…I hunted down the metro station, the last one on the line, and waded through the construction debris to the station. There was a giant snaking line of men waiting for security screening – and six women in the women’s line. That reflects India’s shockingly low rate of female workforce participation, which is almost unchanged in 20 years, but tonight I didn’t pause to think about that. Cursory search, slapped down 14 rupees, or about 30 cents, for a ticket, and I joined the human tide up the stairs in a vast, well-swept station. Already things were looking up, but the best bit was to come.
I walked to the head of the platform, where big pink stickers on the cement read “ladies’ car.” Moments later the train arrived, and I boarded what is, by local standards, a pleasantly uncrowded car (there is at least one more body per seat than you would have in Toronto. But that no longer seems weird to me) and I settled in for a most enjoyable trip home.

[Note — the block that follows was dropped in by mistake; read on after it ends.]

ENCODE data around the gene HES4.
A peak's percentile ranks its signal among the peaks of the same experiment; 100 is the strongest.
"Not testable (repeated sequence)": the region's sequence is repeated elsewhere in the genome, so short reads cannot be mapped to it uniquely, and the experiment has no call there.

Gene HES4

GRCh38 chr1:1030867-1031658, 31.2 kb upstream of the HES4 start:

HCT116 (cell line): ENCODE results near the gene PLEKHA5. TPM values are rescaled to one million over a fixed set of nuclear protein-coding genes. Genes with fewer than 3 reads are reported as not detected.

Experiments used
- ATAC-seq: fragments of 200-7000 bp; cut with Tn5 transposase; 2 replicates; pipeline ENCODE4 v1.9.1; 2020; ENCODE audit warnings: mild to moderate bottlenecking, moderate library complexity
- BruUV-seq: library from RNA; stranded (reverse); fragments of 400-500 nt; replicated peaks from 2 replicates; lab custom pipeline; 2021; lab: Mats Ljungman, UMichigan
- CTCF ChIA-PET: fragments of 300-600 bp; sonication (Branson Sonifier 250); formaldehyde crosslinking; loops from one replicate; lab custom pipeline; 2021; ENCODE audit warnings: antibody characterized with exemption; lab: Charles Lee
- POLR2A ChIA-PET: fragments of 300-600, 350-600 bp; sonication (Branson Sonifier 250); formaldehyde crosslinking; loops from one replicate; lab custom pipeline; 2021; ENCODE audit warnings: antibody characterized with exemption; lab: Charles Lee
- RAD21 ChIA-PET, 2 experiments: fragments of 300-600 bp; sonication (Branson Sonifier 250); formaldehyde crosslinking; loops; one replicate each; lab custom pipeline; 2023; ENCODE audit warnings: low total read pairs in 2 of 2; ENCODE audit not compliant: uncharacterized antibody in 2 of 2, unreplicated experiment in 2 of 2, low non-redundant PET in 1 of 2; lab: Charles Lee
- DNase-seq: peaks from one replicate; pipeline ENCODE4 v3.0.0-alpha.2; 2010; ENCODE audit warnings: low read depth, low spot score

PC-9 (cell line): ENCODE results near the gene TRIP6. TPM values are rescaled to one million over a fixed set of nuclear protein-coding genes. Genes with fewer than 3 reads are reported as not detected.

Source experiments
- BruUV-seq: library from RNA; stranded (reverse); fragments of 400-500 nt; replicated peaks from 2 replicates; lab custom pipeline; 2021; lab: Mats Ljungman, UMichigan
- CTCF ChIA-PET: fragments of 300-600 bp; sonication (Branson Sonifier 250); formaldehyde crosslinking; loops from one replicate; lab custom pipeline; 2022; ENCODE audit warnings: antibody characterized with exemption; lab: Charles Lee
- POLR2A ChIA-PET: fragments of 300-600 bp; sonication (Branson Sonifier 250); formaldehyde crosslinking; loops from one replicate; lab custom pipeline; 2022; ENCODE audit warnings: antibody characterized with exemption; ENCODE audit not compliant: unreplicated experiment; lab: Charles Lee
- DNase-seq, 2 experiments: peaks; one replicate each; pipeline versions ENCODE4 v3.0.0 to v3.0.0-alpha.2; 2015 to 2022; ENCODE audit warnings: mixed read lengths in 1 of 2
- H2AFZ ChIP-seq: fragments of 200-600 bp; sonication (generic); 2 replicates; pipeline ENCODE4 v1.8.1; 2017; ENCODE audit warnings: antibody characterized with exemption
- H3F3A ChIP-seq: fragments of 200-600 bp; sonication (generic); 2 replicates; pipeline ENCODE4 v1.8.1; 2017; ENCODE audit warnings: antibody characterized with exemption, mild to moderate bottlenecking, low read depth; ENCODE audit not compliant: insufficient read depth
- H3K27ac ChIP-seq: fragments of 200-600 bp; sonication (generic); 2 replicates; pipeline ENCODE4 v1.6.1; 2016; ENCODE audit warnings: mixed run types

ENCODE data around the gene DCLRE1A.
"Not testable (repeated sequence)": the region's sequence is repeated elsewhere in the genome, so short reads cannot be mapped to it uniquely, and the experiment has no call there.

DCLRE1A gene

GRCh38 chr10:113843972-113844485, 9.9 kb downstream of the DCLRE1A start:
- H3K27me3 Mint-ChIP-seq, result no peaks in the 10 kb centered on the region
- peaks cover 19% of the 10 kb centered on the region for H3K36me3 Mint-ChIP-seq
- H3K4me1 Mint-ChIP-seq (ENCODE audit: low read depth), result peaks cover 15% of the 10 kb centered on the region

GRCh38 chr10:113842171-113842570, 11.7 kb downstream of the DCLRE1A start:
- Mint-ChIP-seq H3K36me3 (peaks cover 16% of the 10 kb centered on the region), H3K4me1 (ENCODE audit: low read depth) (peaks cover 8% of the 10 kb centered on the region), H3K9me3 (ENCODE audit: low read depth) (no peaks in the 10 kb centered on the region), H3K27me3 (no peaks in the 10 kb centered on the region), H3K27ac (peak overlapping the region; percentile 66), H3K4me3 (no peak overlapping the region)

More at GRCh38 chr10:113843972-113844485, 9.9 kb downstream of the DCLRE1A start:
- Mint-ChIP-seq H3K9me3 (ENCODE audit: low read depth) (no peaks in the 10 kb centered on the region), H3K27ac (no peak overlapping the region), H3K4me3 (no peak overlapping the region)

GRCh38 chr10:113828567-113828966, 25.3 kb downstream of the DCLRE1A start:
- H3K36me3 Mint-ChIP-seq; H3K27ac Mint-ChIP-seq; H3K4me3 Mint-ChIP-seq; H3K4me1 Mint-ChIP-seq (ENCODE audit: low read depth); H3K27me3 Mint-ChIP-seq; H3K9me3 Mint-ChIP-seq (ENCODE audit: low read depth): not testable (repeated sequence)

The car was filled with young working women. Ruhi, on my left, was reading the info packet for the conference on health insurance her new company is sending her on. Sarita, on my right, works in the back office for a big American financial company. She texted wildly with her boyfriend, a “possessive but sweet” engineering student, for her entire ride. The woman in front of me used her phone to talk a disorganized boss through finding some files, deferentially addressing him as Sirji, but rolling her eyes.
Every car on the Delhi metro has a women-only car: their purpose is to thwart the sexual harassers who make bus commuting or even walking on the sidewalk a constant unpleasant gamble for women here, and are a chief reason why many people don’t want their wives or daughters to work outside their homes. Ideologically, I chafe at the idea that women need their own metro car – but in practice, I love riding in them.